Kimbe Bay Coral Reefs. Seventeen years ago photographer David Doubilet was enchanted by a Pacific reef. He recently returned to see if that magical—and fragile—place has endured. A 60-foot-tall tower of barracuda rises past photographer Doubilet’s wife and collaborator, marine biologist Jennifer Hayes. Many of Kimbe’s coral pinnacles host a resident school of barracuda—a sign of a robust reef. Image © David Doubilet/National Geographic
There is a kingdom of coral in the principality of the Pacific Ocean called Kimbe Bay. “It is a world,” says photographer David Doubilet, “more alien than the edges of space.” Unlike cold space, it lives and breathes, and in its universe are galaxies of fish and coral formations as spectacular as the burst of a supernova. The bay, shaped like the cup of a chalice, sits on the coast of New Britain, Papua New Guinea. An uneasy geology—the region straddles two colliding plates—has produced a landscape of volcanoes (three of them active); a narrow coastal shelf that falls off, as if at the end of the world, into an abyss a mile and a quarter deep; and underwater mountains crowned, over the course of millennia, by reefs.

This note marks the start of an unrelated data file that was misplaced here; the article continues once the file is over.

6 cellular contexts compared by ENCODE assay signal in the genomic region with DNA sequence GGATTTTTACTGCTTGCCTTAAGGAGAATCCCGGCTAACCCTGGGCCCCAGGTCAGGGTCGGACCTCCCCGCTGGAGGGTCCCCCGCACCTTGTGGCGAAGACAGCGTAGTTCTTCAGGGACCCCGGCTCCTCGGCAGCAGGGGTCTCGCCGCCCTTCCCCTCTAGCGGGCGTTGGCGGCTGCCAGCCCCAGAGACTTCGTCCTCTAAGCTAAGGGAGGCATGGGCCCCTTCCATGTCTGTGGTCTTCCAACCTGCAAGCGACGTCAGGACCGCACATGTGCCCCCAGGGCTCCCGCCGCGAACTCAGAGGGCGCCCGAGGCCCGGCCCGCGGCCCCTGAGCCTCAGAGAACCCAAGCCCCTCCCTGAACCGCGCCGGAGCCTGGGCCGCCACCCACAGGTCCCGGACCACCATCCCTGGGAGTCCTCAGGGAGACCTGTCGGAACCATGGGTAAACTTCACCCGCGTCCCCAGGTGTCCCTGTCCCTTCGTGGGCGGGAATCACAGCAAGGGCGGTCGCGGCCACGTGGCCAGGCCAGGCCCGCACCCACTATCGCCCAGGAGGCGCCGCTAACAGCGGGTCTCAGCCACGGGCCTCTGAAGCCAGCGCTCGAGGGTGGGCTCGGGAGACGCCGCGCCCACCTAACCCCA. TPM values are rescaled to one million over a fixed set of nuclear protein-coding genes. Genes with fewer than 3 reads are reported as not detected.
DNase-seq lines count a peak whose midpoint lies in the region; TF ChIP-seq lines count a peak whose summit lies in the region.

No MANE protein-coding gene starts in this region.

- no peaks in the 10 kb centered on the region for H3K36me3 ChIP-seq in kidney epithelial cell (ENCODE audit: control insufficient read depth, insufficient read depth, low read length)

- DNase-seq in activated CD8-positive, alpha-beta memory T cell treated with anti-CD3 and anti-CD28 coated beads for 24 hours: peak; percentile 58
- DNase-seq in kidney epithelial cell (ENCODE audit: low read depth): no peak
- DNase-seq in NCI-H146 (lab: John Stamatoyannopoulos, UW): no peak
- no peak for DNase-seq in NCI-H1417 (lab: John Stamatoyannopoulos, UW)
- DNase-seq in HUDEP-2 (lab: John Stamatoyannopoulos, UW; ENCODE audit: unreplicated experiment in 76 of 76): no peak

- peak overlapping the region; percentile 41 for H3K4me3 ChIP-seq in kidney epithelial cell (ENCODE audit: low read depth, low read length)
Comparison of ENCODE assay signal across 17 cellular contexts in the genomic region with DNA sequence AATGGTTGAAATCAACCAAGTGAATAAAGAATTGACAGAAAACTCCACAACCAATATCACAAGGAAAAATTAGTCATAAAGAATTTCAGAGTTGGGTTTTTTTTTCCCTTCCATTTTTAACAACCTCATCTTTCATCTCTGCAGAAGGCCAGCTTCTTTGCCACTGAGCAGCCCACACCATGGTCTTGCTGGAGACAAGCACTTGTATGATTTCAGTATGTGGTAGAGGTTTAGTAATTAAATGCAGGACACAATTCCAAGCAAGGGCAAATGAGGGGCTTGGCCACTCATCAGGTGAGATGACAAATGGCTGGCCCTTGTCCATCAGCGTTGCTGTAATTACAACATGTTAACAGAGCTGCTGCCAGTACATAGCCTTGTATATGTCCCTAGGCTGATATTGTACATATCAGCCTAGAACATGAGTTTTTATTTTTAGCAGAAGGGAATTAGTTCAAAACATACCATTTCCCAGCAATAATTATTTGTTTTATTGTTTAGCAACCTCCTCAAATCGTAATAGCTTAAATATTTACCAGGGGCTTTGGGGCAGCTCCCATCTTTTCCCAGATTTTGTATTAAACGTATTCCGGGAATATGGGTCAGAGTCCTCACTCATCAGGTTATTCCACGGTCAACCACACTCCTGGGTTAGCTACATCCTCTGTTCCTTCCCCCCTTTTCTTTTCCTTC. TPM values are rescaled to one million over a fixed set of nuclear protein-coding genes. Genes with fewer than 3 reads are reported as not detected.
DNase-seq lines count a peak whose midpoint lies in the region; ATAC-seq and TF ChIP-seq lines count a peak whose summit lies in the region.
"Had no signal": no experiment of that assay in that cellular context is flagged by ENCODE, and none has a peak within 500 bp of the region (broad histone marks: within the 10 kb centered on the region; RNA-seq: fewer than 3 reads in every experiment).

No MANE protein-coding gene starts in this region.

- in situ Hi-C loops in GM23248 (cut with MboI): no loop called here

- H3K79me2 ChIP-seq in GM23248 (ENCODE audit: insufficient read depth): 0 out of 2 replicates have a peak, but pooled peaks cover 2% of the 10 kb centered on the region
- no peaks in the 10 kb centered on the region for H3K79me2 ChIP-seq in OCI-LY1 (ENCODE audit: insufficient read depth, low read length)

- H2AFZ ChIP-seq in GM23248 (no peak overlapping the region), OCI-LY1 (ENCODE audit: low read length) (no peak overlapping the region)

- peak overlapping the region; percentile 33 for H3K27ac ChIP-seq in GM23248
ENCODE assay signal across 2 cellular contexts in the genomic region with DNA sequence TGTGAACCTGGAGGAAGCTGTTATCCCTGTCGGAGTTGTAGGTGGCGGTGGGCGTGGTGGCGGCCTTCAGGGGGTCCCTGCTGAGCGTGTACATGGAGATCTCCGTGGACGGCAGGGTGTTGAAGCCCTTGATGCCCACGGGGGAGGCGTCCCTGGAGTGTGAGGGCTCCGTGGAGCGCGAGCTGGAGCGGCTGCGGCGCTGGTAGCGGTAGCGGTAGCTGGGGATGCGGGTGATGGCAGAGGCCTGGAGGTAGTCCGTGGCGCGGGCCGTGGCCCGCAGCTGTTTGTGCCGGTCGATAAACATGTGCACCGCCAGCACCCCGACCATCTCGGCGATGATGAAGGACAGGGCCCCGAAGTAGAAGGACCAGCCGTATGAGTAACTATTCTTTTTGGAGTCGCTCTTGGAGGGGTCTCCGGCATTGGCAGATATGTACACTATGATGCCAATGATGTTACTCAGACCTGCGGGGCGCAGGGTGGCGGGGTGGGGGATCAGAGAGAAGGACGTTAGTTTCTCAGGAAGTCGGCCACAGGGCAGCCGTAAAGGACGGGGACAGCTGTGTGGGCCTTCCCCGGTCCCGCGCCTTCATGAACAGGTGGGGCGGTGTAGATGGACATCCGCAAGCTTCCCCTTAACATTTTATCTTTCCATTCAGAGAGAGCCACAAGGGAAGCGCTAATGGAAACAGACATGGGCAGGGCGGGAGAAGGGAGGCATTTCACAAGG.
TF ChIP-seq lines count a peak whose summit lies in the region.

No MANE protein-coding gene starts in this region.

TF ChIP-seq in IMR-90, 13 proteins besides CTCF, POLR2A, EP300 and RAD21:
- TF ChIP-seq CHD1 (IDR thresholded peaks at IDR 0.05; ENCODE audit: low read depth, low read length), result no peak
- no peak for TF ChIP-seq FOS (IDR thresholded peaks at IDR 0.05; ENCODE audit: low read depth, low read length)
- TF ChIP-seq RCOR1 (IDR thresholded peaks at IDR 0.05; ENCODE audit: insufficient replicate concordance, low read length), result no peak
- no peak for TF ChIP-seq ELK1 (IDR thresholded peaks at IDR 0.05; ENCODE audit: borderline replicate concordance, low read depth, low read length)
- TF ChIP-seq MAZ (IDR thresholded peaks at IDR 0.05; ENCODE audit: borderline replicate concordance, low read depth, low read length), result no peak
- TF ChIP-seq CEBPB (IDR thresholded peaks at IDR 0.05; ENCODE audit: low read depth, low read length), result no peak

Its flippers spread like wings, a hawksbill sea turtle flies past batfish and barracuda. Submerged peaks attract many species from the open ocean and make Kimbe Bay a haven of biodiversity.
A garden of delicate coral is sheltered from storms in the lee of a nearby peninsula. Kimbe’s reefs help sustain local fishermen, some of whom still rely on traditional outrigger canoes.
source National Geographic